And good for the soul. And here’s a cultural centre in Brum
That’s built on custard. Or the memory of it. Here’s art
And commerce and places to meet or just sit on your bum
And drink coffee and talk. You can see films here,
Gaze at things, make things and get fitted for a corset
If you want. Let’s face it: reinvention’s not just an idea;
You have to act on it, make it happen, but don’t force it
Or it falls flat on its back. Think of custard, if you wish:
How you have to keep stirring it to make it really tasty,
And the longer you take with it the better the dish,
That’s why The Custard Factory works; nothing’s too hasty
Here. There’s just excellence, and quality. A sense of renewal.
In Birmingham’s crown this custard’s the jewel.
Ian McMillan, Poet-in-Residence
Factory district as alternative to CBD
Landlord’s ethos nurtures business growth
Small-to-medium enterprises with village values
Slow change, long view
From no go to must go
The development of some fifteen acres of converted industrial buildings, interspersed with relatively new interventions and scattered with sheds and factories yet to find a new use, delivers a powerful sense of place. It is an identifiable ‘quarter’ with an undeniable character and identity. There is a kind of laid back atmosphere and the sense of freedom that has been engendered here is almost tangible.
It seemed somewhat quiet when we visited at four o’clock on a Wednesday afternoon. As is so often the case in this sort of environment, the majority of uses are hidden and the associated social life yet to emerge. Unfortunately we couldn’t stay long enough to see if a vibrant social scene exists in the early evening as the young technopreneurs emerge, blinking into the light, from their studios. But there was plenty of evidence that the two thousand tenants and the many more drawn to the surrounding area to set up their businesses form a lively community.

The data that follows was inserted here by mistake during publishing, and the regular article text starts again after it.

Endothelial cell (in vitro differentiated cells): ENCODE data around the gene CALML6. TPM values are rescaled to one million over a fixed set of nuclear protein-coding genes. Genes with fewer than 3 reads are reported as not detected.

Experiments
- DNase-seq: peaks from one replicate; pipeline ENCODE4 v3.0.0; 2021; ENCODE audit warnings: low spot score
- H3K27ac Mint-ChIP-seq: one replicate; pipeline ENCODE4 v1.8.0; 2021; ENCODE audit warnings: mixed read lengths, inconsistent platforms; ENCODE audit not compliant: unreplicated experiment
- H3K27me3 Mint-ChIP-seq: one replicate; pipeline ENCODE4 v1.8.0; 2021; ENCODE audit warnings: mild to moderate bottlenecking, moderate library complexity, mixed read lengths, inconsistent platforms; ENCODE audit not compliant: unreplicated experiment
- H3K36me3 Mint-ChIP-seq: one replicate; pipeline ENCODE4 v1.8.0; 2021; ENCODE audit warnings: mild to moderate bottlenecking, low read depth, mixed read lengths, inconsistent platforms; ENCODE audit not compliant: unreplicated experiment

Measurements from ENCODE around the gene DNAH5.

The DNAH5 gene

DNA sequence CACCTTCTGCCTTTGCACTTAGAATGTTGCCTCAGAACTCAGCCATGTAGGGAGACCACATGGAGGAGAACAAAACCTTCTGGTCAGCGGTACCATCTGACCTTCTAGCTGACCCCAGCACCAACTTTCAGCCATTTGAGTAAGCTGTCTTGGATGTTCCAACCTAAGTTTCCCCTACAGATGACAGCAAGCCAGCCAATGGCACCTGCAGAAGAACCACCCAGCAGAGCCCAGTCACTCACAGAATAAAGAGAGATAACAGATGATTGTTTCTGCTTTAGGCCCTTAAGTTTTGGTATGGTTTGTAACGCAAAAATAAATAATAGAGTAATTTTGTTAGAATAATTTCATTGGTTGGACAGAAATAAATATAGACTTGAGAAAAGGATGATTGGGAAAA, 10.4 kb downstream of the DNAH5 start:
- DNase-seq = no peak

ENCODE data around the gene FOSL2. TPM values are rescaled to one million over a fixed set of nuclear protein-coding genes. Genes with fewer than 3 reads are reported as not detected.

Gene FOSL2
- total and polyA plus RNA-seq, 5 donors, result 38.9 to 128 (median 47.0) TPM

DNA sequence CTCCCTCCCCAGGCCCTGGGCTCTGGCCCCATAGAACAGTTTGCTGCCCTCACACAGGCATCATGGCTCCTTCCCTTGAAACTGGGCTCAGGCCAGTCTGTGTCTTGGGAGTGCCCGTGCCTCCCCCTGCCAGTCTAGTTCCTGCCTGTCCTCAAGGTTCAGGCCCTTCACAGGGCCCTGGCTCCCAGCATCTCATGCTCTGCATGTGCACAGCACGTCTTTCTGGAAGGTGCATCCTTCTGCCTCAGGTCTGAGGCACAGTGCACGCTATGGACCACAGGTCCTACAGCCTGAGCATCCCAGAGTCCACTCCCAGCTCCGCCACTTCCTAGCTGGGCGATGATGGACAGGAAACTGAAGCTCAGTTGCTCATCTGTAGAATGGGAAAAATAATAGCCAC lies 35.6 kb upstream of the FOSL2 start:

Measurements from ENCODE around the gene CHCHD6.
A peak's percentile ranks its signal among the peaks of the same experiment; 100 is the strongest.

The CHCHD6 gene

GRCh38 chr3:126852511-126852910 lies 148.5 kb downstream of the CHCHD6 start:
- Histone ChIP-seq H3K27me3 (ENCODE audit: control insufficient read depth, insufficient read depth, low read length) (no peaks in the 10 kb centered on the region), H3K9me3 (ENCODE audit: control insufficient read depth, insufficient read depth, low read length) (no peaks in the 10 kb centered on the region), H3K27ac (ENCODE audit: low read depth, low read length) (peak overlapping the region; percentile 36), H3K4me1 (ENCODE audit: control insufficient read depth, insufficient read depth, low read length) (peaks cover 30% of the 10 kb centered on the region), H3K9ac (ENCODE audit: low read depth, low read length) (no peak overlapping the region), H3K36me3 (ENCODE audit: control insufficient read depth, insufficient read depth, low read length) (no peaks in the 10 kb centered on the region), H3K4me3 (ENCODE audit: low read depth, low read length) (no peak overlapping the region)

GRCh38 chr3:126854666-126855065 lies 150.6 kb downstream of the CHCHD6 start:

It seems that about twenty three years ago this part of Digbeth was doing ‘grunge regeneration’ before anywhere else outside London. The developers had perhaps learnt from the precedents of Clerkenwell and Shoreditch and brought that experience to Birmingham. They have recognised the desire and the need for the anti-corporate environment much loved by the digital media based start-ups and associated young businesses and generated an extraordinarily democratic and inclusive space.
There is a sense of trust here, between the owner, developer and the tenants, which comes from the way in which business is done. In the beginning, in 1990, space was let for £2-3 per square foot, including a management charge to bring people in to populate the site. Space in a semi derelict building was given away for free on a handshake. Short agreements allowing new business to get of the ground without worrying about long leases and contractual commitments rapidly attracted the first five hundred tenants.
There was and still remains the idea of transaction and of mutual obligation which seeps through the whole enterprise and generates a sense of community. The developer has played a long game based on a ‘different set of values’ which is now beginning to repay the investment of time and patience. In this way it is an important example of slow, organic, regeneration as opposed to the comprehensive redevelopment based on master plans.
What is to be admired here is the longevity of this project and the way in which it has now established an identity with which others such as the educational institutions want to be associated.